The fisher (Martes pennanti,) is a medium sized member of the weasel family (Mustelidae,) native only to North America. They are striking with their slender bodies and soft dark coats but are increasingly becoming a problem in certain geographic zones where populations are expanding into suburban areas.
Male fishers tend to be larger than females, reaching a mature length of 50” to 63” and mature weight of 7.5 lbs. to 11 lbs. by one year old. Females measure 41” to 51” and weigh between 4.5 lbs. and 5.5 lbs. by 5.5 months old. Their long, thick, bushy tails account for approximately 1/3 their total length. Fishers have long bodies, broad heads with short pointed muzzles, and short legs. Round ears are located on the sides on the head. They have five long, retractable claws on both their front and hind feet.
Fishers have soft coats that are medium to dark brown and frosted on the head, neck, and shoulders. Their coats are accented by black on the legs and tail and white patches (that may occur on the chest, genital area, and underarms.) Their coloration may vary due to sex and season (they tend to be darker in the winter.)
Fishers are solitary animals that are active during the day and night. Although they spend much of their time alone, they may be found together during the mating season. Male fishers are known to show aggression towards each other. Fishers are shy around humans but are beginning to show more and more comfort near human populations as their ranges expand in certain geographic areas.
Fishers create dens and “resting sites”1 for year-round use in hollow logs, trees, brush, ground burrows, or crevices. They show preference for tree nests in the spring and fall, while in the winter they tend to use ground burrows or snow dens (burrows in the snow accessed by long, narrow tunnels.)
Fishers establish home ranges that are 5.8 to 13.5 square miles in size. Males’ ranges are typically larger than females’ ranges and tend to overlap with them; however, a male’s range will never overlap with that of another male.2 Fishers mark their territory using scent and travel within it using established trails on the ground and in the trees.3 They navigate their environments using keen senses of smell, sight, and hearing. Although they are agile climbers and swimmers, fishers are usually found on the ground.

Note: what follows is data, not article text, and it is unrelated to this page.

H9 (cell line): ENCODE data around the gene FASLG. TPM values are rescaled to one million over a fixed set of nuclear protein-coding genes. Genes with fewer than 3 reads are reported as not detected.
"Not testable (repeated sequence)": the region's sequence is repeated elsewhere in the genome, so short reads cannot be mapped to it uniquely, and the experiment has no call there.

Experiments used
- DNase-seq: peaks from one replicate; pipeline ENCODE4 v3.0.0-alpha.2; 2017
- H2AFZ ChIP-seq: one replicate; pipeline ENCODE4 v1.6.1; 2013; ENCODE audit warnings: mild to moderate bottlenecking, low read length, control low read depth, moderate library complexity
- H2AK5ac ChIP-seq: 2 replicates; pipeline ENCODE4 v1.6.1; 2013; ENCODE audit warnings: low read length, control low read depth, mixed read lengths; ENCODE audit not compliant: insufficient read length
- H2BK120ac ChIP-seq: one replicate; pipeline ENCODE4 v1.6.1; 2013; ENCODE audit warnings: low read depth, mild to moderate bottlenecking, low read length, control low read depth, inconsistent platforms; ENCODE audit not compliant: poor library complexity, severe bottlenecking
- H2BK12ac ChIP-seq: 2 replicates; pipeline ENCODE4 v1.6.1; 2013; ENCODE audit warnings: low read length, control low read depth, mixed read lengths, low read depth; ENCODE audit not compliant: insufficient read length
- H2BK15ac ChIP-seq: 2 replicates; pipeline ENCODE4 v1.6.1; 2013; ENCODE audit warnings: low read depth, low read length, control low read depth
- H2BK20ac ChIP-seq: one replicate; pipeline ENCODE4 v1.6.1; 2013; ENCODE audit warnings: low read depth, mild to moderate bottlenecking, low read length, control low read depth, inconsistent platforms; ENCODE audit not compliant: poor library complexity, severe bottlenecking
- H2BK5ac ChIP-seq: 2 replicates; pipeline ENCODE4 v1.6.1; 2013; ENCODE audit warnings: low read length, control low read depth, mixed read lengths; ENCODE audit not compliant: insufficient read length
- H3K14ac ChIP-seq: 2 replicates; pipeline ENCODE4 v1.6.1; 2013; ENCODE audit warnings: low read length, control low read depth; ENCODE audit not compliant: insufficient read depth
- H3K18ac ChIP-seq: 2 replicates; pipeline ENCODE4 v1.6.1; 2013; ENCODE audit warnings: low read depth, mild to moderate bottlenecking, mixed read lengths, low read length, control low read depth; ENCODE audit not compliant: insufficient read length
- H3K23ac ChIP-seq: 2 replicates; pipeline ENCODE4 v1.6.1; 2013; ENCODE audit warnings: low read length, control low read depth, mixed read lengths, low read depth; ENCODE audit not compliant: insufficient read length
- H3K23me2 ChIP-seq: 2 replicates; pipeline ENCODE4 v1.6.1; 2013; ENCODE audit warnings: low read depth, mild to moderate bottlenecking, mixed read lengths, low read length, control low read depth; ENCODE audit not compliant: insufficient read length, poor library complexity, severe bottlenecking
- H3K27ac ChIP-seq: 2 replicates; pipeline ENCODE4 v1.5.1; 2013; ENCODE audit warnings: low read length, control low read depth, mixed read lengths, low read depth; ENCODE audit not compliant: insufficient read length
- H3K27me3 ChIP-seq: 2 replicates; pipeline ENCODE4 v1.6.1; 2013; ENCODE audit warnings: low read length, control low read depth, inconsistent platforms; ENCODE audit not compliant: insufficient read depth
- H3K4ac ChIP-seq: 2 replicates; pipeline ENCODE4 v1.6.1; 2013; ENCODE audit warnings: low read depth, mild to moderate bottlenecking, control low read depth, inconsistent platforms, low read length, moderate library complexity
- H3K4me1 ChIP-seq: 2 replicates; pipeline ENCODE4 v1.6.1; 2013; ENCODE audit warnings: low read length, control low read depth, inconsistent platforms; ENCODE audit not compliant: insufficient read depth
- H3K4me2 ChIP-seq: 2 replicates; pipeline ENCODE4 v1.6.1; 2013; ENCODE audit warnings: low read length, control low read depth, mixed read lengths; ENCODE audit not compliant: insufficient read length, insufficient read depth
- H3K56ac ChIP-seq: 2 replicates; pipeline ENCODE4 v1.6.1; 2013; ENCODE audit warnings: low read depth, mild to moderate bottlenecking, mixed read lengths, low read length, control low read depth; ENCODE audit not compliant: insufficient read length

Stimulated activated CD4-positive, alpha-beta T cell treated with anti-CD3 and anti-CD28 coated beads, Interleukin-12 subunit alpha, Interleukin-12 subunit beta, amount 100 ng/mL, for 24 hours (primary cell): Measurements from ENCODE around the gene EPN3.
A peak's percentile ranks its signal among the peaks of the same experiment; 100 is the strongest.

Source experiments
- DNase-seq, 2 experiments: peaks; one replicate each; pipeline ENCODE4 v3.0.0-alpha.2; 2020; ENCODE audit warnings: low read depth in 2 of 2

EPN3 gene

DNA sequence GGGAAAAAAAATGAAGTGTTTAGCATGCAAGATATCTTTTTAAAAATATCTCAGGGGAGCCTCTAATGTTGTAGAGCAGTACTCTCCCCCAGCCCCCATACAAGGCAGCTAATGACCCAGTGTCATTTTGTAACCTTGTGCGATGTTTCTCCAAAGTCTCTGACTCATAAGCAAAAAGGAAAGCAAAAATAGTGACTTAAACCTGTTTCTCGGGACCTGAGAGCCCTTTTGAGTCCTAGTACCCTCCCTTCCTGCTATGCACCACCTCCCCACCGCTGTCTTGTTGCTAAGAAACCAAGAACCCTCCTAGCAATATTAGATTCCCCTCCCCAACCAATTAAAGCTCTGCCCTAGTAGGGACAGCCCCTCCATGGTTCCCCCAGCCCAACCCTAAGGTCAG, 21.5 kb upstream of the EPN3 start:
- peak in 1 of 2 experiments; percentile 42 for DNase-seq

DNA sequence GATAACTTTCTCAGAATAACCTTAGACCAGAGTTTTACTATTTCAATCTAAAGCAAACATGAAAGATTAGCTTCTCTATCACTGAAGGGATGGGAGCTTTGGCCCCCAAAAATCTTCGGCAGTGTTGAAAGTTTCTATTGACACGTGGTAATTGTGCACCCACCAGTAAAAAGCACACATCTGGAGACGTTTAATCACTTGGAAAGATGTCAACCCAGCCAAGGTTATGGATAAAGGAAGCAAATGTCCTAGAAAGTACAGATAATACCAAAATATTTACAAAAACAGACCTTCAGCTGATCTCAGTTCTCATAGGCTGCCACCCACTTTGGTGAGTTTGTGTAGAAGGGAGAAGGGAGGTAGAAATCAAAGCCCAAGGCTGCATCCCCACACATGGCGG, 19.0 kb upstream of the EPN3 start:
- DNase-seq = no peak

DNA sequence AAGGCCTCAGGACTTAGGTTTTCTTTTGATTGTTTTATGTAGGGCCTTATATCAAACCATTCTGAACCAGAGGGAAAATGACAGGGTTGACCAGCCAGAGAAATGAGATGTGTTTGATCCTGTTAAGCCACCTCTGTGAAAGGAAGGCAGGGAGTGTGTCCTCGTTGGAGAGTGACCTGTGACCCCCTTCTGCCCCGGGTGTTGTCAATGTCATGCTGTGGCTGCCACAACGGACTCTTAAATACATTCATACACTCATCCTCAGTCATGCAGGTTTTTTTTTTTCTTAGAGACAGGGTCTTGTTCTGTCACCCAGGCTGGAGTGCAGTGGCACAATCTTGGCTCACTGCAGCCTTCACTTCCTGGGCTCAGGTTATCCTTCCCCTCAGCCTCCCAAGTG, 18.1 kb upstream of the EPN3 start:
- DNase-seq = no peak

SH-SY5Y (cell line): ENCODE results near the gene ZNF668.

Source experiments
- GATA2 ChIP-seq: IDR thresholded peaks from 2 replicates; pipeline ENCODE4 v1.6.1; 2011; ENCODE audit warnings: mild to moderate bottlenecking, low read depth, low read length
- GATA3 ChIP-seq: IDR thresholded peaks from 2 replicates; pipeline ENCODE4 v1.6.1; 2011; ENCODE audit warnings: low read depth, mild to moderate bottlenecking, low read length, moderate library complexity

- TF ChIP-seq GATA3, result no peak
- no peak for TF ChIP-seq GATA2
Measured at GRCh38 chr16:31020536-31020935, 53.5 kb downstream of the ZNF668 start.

In the wild, fishers can live up to 10 years.
Fishers may be found in mixed, coniferous, and deciduous forests. They prefer habitats that offer den sites (including hollow trees,) access to prey, and high canopy enclosures. They tend to avoid deep snow in the winter.
Within their habitats, juvenile fishers are at risk of predation by hawks and other birds of prey, bobcats, lynx, and red foxes.
Fisher populations can be found across Canada and the United States (from the Sierra Nevada in California to the Appalachian Mountains in Virginia.) They no not live in prairie habitats or the southern United States. North America is the only continent on which fisher populations occur.
Fishers are solitary hunters whose diets consist mainly of small herbivores (such as rodents, birds, and shrews.) Their diets may also include fruit, berries, and carrion. Although they usually prey on animals smaller than themselves, fishers have been known to take on larger prey. They are also one of the only predators that can effectively attack a porcupine (this is done by repeatedly attacking from the front until the porcupine tires, then flipping it on its back and attacking its unprotected stomach.)
Fishers are agile hunters in trees and are capable of elongating their bodies to hunt their prey in ground burrows and narrow spaces.
Fishers breed once a year between March and May. Copulation lasts for several hours. Once the embryos have been fertilized, they remain in a suspended state of development for the first 10 to 11 months of an 11 to 12 month gestation period. Embryos only develop during the last 1 to 2 months of gestation.
Females choose den sites that are high off the ground in hollow trees. The site of the den may be moved several times if the nest is disturbed.
Litters contain 1 to 6 young (on average 3,) that are born blind and naked, each weighing less than one-tenth of a pound. The young, known as kits, are completely dependent on their mothers after birth (males provide no parental support.) Their eyes open around 7 weeks old, and they are weaned by 8 to 10 weeks old (although, some kits continue to nurse occasionally until they are 4 months old.) By four months old, young fishers can hunt for themselves and start to disperse by 5 months old. Fishers establish home ranges by the time they are a year old.
Females experience a postpartum estrus and mate again shortly after giving birth.
Females reach sexual maturity by one year old and breed once a year after that. Males reach sexual maturity by 2 years old.4
Notes of Interest
Fishers are also referred to as: Pekans, Fisher Cats, Black Cats, Wejacks, and American Sables.5
There has been limited success trying to breed fishers in captivity.
In the past, fisher populations were severely impacted by the fur trade. However, the demand for their pelts has decreased and populations have been recovering (particularly in New York and southern Ontario, where populations are expanding into suburban areas.) Due to range expansion, there have been reports of fisher attacks on domestic animals and children, attracted to human-inhabited areas by food and garbage. Fishers are known to react aggressively toward threats or when startled and caution should be exercised in the presence of this species.
Certain fisher populations have been considered for protection under the Endangered Species Act, such as those living in southern zones of the Sierra Nevada.6
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